Condition: Stranded Marine Debris | News, Sports, Jobs

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4Ocean volunteers remove abandoned fishing gear at Kahana Bay on Oahu in February 2022. STATE DLNR PHOTO.

HONOLULU – Abandoned and discarded fishing nets and other marine debris are dangerous to marine life and have entangled – and in some cases killed – many endangered marine species in Hawaii, such as whales, monk seals and sea turtles .

Non-profit organizations 4Ocean and Sustainable Coastlines Hawaii remind residents and visitors to report marine debris washed up along Hawaii’s coasts.

This includes boats, large accumulations of trash, and fishing gear or nets.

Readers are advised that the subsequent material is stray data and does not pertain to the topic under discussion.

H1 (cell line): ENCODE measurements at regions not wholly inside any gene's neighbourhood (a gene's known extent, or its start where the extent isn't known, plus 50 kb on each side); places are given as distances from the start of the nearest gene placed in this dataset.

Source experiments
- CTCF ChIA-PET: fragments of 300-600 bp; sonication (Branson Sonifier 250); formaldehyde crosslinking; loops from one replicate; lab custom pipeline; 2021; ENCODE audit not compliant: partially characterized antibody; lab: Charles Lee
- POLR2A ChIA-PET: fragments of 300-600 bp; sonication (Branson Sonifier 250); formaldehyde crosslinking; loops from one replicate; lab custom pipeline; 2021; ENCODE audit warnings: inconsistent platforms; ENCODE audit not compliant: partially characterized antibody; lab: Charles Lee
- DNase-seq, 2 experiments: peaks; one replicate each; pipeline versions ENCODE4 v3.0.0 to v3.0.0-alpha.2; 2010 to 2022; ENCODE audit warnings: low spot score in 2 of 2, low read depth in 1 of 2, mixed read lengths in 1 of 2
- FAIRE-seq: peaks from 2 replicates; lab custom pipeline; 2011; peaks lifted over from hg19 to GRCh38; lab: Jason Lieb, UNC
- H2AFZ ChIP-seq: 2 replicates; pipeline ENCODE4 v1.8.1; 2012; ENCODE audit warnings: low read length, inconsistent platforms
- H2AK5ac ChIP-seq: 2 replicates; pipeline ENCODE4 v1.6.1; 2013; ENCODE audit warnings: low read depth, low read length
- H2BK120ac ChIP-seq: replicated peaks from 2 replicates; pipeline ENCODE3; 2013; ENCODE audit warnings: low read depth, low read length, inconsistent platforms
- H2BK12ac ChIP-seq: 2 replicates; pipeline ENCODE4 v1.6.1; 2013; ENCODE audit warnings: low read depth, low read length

Mimi Olry of the state’s Division of Aquatic Resources (DAR) said, “Ghost nets, abandoned or lost nets, pose a huge danger to marine animals around the world. These nets, when floating in the ocean, attract small juvenile species, which in turn attract larger fish and marine mammals.

“Nets were created to trap and are often almost invisible in the dark. Once trapped, animals such as fish, dolphins, seals, whales, sharks and birds starve or drown struggling to to liberate oneself “, she continued.

“As these nets move through the ocean, other ropes and nets are snagged and, if caught on reefs close to shore, they will tear and destroy the corals until they end up washing up on the shore, where they often continue to entangle innocent animals that may lie on them or explore them.

The 833-4-da-nets hotline is a collaboration between DAR and several other organizations on Kauai, Oahu, Maui and the island of Hawaii.

About 6,000 pounds of derelict fishing gear was removed in 2021 before it was washed out to sea at high tide.


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